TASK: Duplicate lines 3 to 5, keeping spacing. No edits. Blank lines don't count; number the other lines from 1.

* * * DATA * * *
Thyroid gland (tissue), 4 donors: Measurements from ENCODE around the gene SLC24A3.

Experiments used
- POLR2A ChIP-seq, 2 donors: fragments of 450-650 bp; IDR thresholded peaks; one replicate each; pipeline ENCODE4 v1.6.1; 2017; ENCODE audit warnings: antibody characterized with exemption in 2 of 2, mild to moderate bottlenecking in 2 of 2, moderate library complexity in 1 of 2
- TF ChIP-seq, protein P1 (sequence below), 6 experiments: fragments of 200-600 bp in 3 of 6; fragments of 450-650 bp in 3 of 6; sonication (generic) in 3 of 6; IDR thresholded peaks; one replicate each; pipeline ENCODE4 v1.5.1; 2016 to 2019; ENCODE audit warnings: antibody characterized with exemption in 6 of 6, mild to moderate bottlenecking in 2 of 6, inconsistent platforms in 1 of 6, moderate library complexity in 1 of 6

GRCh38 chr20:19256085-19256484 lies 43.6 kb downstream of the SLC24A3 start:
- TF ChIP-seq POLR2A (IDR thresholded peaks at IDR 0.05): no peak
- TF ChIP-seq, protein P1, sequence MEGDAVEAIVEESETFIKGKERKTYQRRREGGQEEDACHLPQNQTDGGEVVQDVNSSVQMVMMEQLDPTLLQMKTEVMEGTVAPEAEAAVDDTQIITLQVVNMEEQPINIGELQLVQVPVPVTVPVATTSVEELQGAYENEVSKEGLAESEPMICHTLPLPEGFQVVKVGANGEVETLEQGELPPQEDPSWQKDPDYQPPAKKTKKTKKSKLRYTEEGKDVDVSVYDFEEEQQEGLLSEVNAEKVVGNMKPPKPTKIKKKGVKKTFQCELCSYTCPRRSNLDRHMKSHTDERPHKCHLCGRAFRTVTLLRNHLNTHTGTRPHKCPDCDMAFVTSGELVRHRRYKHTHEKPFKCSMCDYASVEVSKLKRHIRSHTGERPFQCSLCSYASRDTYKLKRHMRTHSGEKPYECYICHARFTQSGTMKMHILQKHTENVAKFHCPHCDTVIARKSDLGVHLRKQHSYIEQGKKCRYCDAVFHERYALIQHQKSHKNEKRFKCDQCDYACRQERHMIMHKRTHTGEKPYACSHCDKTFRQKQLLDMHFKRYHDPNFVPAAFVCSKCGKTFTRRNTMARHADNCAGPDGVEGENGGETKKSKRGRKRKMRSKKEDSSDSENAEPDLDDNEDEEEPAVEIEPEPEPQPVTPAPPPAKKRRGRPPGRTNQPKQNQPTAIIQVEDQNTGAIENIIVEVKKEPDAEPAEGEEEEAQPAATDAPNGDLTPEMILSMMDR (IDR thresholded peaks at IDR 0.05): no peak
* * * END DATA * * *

- POLR2A ChIP-seq, 2 donors: fragments of 450-650 bp; IDR thresholded peaks; one replicate each; pipeline ENCODE4 v1.6.1; 2017; ENCODE audit warnings: antibody characterized with exemption in 2 of 2, mild to moderate bottlenecking in 2 of 2, moderate library complexity in 1 of 2
- TF ChIP-seq, protein P1 (sequence below), 6 experiments: fragments of 200-600 bp in 3 of 6; fragments of 450-650 bp in 3 of 6; sonication (generic) in 3 of 6; IDR thresholded peaks; one replicate each; pipeline ENCODE4 v1.5.1; 2016 to 2019; ENCODE audit warnings: antibody characterized with exemption in 6 of 6, mild to moderate bottlenecking in 2 of 6, inconsistent platforms in 1 of 6, moderate library complexity in 1 of 6

GRCh38 chr20:19256085-19256484 lies 43.6 kb downstream of the SLC24A3 start: